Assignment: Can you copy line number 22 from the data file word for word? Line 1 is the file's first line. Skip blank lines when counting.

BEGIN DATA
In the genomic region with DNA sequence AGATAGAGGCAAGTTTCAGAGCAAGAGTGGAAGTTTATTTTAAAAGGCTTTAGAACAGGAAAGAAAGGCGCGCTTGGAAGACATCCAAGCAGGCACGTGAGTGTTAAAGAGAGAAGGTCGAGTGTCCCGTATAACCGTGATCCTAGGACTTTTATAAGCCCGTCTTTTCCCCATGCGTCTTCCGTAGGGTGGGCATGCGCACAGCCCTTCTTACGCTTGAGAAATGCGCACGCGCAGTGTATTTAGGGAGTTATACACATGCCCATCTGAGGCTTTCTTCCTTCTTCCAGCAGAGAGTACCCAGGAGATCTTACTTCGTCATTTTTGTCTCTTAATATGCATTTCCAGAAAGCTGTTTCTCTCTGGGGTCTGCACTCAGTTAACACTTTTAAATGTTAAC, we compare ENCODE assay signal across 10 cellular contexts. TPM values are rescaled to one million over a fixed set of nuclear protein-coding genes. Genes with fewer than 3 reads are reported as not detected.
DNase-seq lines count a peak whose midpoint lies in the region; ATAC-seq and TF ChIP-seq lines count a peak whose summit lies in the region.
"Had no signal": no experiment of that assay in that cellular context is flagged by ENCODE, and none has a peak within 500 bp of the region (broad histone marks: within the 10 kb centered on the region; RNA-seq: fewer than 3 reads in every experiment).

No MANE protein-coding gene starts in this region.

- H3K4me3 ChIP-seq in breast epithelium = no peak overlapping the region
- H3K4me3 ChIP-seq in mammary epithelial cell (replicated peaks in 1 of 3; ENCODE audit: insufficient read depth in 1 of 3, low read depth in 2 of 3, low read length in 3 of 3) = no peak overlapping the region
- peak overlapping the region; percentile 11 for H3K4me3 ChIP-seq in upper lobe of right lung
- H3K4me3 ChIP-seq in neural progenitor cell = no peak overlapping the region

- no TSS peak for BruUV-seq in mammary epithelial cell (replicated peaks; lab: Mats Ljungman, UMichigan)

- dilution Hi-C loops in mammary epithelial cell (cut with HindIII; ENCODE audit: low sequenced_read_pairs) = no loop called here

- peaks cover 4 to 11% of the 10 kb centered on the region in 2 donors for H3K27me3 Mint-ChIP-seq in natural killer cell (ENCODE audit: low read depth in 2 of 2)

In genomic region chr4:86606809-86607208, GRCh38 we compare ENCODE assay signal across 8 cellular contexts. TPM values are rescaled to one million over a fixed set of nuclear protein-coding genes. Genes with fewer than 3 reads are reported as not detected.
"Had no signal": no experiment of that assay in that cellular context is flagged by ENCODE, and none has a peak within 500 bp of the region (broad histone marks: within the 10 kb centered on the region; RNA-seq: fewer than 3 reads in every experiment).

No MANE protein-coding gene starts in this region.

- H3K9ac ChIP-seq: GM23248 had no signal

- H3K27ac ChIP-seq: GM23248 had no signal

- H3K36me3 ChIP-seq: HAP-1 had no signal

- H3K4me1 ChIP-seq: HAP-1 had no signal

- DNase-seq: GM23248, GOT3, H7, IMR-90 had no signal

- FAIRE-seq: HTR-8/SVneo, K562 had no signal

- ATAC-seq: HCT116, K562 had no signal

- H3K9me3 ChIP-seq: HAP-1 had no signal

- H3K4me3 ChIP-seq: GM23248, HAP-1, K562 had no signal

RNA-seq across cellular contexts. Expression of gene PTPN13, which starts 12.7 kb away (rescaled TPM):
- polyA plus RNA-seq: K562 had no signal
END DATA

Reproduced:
- H3K9me3 ChIP-seq: HAP-1 had no signal